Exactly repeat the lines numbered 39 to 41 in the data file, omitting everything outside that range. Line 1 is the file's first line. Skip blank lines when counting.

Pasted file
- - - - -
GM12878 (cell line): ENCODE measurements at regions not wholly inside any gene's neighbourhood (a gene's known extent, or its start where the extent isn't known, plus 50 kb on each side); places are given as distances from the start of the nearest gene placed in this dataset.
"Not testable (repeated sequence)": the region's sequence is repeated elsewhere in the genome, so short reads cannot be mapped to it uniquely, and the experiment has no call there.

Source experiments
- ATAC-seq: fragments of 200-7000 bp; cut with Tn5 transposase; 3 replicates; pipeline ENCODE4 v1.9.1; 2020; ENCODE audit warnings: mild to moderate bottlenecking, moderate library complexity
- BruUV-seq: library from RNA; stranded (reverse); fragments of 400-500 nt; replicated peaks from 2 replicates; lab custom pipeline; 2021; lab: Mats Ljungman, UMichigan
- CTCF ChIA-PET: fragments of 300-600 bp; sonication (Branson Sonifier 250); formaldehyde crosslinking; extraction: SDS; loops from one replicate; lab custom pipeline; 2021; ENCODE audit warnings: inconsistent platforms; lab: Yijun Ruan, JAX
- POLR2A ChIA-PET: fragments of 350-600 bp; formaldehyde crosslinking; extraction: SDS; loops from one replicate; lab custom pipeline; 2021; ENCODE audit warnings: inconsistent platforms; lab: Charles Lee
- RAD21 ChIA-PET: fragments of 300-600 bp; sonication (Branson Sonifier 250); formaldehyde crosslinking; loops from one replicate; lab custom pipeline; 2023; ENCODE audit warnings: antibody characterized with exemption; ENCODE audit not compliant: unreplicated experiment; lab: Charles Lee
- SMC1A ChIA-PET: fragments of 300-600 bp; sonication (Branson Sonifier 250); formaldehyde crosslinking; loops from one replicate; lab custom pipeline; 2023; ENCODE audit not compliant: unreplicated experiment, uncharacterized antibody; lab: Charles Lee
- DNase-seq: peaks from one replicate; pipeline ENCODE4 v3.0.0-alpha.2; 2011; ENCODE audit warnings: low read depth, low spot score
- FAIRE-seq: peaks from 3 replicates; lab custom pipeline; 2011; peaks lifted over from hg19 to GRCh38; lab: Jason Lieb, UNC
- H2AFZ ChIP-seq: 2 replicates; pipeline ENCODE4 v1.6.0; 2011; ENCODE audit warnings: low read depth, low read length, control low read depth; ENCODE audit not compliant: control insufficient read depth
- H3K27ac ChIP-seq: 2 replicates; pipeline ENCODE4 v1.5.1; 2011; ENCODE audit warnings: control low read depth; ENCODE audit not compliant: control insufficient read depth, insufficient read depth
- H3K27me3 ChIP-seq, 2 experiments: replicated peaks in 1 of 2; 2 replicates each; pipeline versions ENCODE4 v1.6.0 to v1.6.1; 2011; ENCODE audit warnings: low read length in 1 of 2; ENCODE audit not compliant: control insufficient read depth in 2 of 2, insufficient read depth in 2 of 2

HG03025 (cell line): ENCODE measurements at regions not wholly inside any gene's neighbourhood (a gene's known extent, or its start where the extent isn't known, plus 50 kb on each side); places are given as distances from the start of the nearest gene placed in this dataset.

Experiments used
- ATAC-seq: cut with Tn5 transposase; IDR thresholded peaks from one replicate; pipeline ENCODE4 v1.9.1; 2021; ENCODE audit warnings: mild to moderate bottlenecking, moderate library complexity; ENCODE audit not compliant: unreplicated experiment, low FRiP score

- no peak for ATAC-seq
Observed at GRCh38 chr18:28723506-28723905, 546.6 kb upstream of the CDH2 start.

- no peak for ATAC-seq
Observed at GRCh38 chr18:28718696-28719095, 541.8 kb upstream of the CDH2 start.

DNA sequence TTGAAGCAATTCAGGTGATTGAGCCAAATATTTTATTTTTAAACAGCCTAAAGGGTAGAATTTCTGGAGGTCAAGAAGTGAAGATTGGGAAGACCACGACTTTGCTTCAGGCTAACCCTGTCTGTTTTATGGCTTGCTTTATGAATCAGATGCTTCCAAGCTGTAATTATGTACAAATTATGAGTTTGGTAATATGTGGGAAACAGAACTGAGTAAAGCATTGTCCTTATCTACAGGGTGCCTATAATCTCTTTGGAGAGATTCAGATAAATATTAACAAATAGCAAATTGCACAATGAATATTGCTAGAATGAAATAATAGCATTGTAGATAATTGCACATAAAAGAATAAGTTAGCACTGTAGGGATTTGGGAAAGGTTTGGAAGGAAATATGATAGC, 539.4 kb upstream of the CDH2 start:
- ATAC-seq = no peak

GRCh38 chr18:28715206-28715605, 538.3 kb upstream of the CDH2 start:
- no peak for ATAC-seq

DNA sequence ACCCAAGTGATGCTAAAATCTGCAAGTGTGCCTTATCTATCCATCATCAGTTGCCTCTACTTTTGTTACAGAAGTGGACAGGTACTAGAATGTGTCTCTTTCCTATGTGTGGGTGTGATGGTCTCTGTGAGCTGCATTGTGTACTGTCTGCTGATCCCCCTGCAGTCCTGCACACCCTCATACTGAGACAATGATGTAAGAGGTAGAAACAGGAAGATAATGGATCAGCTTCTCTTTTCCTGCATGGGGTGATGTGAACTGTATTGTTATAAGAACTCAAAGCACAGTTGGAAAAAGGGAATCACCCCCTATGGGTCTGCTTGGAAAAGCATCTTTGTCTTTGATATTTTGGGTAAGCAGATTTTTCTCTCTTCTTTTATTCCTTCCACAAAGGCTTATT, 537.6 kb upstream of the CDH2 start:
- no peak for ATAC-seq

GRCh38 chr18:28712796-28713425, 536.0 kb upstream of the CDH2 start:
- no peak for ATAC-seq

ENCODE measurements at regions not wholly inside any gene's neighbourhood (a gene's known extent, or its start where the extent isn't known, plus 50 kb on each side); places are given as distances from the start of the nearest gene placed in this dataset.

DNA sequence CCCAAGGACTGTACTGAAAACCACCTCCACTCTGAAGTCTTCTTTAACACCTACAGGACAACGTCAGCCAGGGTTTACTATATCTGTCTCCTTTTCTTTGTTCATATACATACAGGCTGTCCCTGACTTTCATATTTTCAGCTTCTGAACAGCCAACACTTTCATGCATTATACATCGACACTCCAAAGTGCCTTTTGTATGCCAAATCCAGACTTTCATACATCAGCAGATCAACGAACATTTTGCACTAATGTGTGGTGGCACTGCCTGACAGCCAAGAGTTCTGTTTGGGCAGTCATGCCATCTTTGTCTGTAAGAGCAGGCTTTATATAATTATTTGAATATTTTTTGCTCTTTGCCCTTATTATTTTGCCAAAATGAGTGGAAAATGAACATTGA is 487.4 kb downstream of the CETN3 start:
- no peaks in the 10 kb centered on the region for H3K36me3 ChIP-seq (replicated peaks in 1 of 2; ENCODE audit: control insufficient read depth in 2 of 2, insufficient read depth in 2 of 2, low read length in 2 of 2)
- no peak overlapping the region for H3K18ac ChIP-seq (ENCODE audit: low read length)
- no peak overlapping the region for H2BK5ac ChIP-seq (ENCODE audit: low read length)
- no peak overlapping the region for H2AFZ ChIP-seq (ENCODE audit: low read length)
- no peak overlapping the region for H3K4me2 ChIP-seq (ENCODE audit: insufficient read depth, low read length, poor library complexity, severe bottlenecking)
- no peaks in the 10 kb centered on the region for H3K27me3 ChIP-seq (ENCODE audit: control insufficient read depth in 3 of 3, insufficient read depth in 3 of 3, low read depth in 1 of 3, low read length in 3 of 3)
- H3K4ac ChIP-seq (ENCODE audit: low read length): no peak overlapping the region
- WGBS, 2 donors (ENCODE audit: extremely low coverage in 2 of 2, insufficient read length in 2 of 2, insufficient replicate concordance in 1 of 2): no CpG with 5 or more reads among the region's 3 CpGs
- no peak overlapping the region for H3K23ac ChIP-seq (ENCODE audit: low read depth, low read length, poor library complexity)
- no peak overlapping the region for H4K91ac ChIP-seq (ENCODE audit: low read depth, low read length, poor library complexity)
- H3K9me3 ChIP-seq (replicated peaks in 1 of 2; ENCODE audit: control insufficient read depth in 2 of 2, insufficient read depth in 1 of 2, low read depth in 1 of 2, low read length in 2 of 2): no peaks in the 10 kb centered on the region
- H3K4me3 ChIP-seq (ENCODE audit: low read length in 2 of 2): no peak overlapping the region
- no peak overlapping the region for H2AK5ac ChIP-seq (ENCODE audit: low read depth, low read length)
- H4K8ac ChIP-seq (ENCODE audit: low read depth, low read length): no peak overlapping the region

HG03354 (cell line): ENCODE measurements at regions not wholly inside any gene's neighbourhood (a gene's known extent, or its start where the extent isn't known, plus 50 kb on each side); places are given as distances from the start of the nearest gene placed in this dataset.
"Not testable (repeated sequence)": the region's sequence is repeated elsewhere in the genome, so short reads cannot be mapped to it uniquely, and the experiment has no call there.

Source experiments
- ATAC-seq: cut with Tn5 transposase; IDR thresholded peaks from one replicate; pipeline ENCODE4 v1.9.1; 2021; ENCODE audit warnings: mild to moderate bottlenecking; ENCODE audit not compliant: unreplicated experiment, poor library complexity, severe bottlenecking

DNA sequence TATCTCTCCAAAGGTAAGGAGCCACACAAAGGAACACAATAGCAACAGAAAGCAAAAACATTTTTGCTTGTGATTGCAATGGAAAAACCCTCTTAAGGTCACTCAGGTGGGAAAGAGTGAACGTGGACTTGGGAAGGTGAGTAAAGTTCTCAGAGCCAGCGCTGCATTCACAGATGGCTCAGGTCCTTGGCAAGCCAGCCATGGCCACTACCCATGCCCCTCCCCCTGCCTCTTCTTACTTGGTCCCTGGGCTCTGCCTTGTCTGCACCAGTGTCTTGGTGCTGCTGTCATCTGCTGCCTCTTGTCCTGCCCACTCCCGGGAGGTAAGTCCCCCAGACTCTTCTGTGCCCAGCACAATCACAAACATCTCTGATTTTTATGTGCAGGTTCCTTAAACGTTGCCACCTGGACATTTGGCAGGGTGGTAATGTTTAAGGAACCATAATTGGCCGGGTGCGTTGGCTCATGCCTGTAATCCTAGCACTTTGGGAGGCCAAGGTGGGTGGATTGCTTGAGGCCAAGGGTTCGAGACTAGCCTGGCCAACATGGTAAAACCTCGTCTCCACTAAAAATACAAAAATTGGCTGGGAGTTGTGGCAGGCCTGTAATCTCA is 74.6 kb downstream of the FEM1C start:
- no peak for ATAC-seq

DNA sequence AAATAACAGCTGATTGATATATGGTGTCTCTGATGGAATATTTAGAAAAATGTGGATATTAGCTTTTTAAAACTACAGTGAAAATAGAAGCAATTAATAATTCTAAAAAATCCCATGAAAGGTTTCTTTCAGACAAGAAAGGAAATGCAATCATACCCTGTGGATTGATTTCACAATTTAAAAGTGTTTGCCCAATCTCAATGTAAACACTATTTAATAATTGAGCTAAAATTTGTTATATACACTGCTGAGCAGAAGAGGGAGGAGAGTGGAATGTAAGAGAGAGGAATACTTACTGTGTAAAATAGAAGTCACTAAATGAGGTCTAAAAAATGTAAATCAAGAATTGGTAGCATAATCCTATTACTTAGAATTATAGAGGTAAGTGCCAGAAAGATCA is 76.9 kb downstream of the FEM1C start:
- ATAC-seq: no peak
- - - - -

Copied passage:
- WGBS, 2 donors (ENCODE audit: extremely low coverage in 2 of 2, insufficient read length in 2 of 2, insufficient replicate concordance in 1 of 2): no CpG with 5 or more reads among the region's 3 CpGs
- no peak overlapping the region for H3K23ac ChIP-seq (ENCODE audit: low read depth, low read length, poor library complexity)
- no peak overlapping the region for H4K91ac ChIP-seq (ENCODE audit: low read depth, low read length, poor library complexity)